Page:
The path to less stress? Strategic pessimism.

The key to happiness is being less optimistic and accepting a certain amount of unhappiness.

  • The centuries old philosophy of Stoicism may hold the key to a kind of happiness that is more grounded in reality.
  • The two main ideas of stoic happiness are that problems are caused by your reactions to events not the events themselves, and the only things you can control are your thoughts and your actions.
  • Choosing strategic pessimism over optimism and positive thinking is one way to avoid "unnecessary disturbance and anxiety."
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5 neuroscience reality checks, from a top neuroscientist

In his new book, The Deep History of Ourselves, Joseph LeDoux explains where we come from.

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  • In his latest book, neuroscientist Joseph LeDoux challenges current assumptions about emotions and consciousness.
  • LeDoux investigates the origins of life on this planet dating back four billion years.
  • His book is a reminder that humans share the planet with a diverse array of animals and that, while unique, consciousness is not the only trait worth celebrating.
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The future of the mind: Exploring machine consciousness

What if consciousness is just a blip in the universe, a momentary flowering of experience that is unique to life in early technological civilizations—but eventually vanishes?

  • The hard problem of consciousness, as coined by the philosopher David Chalmers, asks: Why must we be conscious? Given that the brain is an information processing engine, why does it need to feel like anything to be us?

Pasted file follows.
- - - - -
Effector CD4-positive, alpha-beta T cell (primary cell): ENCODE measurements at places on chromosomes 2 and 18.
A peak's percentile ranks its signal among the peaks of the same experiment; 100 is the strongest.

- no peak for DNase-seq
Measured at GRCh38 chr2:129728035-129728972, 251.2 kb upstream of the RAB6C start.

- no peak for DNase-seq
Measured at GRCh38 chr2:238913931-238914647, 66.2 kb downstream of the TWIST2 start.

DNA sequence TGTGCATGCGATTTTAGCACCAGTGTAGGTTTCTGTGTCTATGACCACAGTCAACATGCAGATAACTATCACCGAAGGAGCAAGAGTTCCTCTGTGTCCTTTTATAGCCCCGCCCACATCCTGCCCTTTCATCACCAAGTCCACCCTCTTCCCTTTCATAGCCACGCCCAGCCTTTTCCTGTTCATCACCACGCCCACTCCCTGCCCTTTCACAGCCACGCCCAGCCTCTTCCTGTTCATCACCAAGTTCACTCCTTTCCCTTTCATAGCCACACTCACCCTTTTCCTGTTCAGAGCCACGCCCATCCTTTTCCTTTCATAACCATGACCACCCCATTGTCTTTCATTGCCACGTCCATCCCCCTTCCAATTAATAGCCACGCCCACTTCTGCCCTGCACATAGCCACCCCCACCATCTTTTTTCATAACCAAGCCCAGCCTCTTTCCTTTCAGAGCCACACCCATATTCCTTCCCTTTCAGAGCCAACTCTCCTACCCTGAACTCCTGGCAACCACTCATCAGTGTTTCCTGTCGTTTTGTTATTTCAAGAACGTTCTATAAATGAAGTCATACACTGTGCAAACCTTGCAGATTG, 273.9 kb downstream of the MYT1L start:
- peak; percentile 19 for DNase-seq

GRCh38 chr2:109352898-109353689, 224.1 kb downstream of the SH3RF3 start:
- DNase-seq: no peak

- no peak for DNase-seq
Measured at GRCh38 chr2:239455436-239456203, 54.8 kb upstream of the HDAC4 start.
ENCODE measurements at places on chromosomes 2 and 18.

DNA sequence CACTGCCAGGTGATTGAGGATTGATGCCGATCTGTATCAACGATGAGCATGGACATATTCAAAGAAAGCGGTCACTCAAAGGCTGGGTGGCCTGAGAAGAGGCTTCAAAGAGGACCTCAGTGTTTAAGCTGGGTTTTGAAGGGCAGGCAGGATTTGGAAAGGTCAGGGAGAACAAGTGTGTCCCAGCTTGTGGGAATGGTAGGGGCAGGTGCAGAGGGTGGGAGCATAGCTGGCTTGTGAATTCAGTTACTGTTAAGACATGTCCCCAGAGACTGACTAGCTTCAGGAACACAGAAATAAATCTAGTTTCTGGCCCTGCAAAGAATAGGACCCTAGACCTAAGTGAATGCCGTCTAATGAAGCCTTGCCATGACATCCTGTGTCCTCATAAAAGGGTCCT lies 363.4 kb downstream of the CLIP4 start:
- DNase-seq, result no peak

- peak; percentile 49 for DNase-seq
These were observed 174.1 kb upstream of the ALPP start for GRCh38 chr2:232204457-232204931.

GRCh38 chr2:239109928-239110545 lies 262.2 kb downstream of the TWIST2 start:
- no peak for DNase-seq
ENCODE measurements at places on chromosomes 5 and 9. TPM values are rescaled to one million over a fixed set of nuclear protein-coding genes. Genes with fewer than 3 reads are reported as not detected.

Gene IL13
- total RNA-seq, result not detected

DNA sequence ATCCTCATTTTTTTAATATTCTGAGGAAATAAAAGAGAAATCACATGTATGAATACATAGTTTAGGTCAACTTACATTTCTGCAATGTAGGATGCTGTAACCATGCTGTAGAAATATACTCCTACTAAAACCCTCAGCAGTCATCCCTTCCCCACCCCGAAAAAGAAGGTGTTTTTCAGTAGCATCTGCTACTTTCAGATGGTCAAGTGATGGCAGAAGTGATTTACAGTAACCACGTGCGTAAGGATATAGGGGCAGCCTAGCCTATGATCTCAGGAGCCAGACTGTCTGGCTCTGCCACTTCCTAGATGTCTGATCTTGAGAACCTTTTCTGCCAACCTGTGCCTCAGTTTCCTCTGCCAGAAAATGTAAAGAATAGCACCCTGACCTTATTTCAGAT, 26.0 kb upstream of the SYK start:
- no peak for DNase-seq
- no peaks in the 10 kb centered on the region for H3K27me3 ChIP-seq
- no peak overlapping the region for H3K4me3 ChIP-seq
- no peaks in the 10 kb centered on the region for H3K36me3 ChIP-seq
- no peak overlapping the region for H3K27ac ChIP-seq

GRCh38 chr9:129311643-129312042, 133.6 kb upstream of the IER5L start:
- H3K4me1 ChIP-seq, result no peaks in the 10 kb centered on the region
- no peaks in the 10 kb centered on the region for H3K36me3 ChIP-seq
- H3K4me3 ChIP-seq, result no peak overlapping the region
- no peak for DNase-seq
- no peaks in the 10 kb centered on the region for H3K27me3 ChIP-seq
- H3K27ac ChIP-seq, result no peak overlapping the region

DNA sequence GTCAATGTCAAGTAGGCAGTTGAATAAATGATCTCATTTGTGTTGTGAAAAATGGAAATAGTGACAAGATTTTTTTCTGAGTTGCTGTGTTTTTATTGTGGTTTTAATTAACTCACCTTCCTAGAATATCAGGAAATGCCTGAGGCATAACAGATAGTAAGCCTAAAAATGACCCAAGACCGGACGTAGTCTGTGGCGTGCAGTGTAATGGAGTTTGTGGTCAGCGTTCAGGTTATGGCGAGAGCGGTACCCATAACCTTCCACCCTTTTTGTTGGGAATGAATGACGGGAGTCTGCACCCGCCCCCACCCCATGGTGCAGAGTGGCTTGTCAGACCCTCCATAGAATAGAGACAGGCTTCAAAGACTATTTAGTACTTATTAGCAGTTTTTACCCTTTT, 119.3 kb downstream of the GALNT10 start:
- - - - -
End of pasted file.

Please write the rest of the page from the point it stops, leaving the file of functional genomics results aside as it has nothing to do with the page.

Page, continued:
• The problem of AI consciousness is equally complicated. We know humans are conscious, but when it comes to AI, the question is: Could the AIs that we humans develop be conscious beings? Could it feel like something to be them? And how could we possibly know for sure, short of them telling us?
  • How might superintelligence render consciousness extinct? Over 6 chapters in this video, philosopher and cognitive scientist Susan Schneider explores the philosophical problems that underlie the development of AI and the nature of conscious minds.
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Meet 5-MeO-DMT, the 'powerful' psychedelic that improves depression in one hour

A newly studied hallucinogenic substance has shown signs of treating mental health conditions more efficiently than psilocybin.

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  • A survey study found that around 80 percent of people using the psychedelic 5-MeO-DMT in a ceremonial setting said that their depression or anxiety improved following its use.
  • The "mystical" experience of drug trip might allow people to gain unique insight into themselves or their relationships and make positive life changes.
  • While the substance is found in the poison of the Sonoran Desert Toad, researchers say there is no reason to disturb the toad because the synthetic version of 5-MeO-DMT is identical in its effect.
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Conscious machines: How will we test artificial intelligence for feeling?

A review of the multifaceted questions we'll ask to determine whether robots have a felt quality of experience — an "inner feel."

  • The reason we entertain thought experiments such as reincarnation and an afterlife is because we're sentient beings. These concepts are innate to our experiences as conscious human beings.
  • The ACT test probes A.I. to examines whether it can grasp these questions — i.e., the mind existing separately from the body, or the system without the computer. If so, then there's reason to believe it's a conscious being.
  • For machines to develop consciousness, they will need to have the right architectural features. For instance, for humans we possess a working memory, attention, and brain stems — all of which serve as the neural basis of our conscious experience. If there is a machine analog to these things, then it may suggest that the machines are conscious as well.
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